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Publications | July 10, 2015
2 minute read

Warner Resurrects Exemption for Homeowner Transfer Tax

Homeowners in Michigan are now entitled to a refund of transfer taxes – thanks to the work of the Appellate and Supreme Court Practice attorneys at Warner Norcross + Judd LLP on a Michigan Supreme Court decision handed down yesterday.

In Gardner v Dep't of Treasury/Ngo v Dep't of Treasury/Maselli v Dep't of Treasury, Nos. 150293-5, the Michigan Supreme Court reversed a 2014 Court of Appeals decision, which will effectively put money back in the wallets of every eligible seller who qualifies for a principal residence transfer tax refund under the exemption in MCL 207.526(u).

A little background is in order: The State Real Estate Transfer Tax Act tax on recorded written instruments provided an exemption for principal residences sold when the state equalized value, or SEV, was lower at the time of sale than it was at the time of purchase—so long as the price was not something other than “true cash value.” In 2014, the Court of Appeals interpreted the exemption in such a way that it only applied when the new sale price was exactly equal to the local assessor’s true cash value determination for that year.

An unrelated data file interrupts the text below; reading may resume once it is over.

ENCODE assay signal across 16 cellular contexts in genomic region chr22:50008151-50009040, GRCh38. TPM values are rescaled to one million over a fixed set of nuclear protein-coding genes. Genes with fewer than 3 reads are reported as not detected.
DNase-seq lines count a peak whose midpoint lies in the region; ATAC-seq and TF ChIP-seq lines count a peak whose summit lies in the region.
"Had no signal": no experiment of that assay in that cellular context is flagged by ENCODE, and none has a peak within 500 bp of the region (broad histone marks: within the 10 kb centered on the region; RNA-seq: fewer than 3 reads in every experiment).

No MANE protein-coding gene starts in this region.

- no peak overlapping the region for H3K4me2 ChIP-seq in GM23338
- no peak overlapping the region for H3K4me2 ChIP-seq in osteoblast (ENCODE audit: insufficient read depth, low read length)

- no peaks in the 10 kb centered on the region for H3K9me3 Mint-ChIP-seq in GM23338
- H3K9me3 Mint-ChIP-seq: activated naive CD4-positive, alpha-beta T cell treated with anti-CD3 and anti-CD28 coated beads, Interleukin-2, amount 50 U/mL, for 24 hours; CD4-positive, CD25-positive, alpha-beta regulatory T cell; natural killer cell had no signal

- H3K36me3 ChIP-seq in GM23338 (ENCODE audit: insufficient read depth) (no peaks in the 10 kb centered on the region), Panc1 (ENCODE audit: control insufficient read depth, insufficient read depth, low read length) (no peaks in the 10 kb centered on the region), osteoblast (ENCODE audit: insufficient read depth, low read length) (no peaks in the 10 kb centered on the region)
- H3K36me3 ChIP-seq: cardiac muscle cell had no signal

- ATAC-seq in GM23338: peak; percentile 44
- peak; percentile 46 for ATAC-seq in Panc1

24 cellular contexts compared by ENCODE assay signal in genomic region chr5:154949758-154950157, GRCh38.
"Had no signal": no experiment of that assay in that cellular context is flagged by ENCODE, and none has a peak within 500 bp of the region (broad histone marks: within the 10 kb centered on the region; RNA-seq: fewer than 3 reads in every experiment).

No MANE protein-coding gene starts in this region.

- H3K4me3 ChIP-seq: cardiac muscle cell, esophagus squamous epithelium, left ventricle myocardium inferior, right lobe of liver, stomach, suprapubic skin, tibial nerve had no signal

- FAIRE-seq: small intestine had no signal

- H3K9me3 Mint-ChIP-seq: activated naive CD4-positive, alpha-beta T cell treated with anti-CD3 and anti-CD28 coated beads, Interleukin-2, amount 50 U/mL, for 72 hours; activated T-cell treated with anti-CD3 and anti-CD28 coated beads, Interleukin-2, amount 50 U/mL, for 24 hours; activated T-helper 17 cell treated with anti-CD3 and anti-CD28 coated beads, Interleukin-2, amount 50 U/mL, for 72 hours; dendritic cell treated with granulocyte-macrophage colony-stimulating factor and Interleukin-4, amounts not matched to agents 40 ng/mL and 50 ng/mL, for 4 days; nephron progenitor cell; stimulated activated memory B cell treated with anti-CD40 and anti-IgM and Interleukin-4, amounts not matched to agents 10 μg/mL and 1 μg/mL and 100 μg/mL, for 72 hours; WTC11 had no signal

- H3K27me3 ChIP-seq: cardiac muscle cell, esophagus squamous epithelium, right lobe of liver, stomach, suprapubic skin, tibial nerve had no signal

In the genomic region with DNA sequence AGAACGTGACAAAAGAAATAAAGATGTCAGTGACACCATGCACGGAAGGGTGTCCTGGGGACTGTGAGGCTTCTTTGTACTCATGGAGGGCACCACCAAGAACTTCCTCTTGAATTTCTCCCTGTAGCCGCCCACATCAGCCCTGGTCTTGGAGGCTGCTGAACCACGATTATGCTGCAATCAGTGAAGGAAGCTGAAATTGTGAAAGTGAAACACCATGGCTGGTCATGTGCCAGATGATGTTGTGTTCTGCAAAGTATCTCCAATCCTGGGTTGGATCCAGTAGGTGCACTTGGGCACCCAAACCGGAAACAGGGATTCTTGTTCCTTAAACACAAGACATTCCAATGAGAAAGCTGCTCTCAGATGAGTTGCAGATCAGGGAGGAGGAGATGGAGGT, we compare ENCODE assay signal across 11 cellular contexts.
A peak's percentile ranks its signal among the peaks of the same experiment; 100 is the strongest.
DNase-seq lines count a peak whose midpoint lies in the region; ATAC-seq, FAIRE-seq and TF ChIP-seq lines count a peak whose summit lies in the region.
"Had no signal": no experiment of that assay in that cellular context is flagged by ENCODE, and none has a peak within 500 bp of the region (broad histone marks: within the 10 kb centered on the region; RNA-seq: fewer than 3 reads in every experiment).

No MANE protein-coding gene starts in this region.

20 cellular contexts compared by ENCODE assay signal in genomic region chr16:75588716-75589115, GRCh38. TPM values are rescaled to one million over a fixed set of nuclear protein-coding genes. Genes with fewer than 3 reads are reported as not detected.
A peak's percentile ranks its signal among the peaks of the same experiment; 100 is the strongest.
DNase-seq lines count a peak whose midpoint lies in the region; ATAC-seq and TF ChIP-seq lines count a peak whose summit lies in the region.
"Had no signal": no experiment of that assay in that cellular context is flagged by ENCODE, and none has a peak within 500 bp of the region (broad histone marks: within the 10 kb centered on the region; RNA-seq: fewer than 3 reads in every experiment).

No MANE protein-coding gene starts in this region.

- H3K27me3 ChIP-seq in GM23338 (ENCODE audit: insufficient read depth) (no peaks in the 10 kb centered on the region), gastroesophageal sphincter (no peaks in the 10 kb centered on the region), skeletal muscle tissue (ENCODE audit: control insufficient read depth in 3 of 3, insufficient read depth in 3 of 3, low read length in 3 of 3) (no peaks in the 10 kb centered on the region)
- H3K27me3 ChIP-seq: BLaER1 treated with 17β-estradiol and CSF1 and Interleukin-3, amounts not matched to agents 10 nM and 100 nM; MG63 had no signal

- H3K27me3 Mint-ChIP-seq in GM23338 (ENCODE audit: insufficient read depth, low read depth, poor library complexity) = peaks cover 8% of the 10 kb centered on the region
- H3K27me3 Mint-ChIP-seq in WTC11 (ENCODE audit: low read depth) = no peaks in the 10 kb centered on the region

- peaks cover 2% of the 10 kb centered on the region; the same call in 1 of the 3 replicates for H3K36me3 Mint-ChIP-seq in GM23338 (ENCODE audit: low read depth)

The petitioners paid the real estate transfer tax at a time when the SEV was lower than when they purchased it. But when they requested a refund, the Department of Treasury denied the exemption on the basis that these homeowners had sold their property for more than the current “true cash value” as determined by the local tax assessor in that property tax year.

Yesterday, the Michigan Supreme Court reversed that decision, interpreting “true cash value” in this exemption to mean the price a buyer would pay for the property in an arm’s length transaction—not what the assessor deemed it to be for purposes of general property taxes. The Court rejected the Department of Treasury’s interpretation of SRETTA and, instead, adopted wholesale Warner’s interpretation of the Act. It further instructed the Tax Tribunal to enter judgment against the Department of Treasury, requiring Treasury to grant a refund to our clients.

If you have questions about the exemption change, please contact any of our attorneys in the following groups: Tax, Real Estate or Trusts & Estates.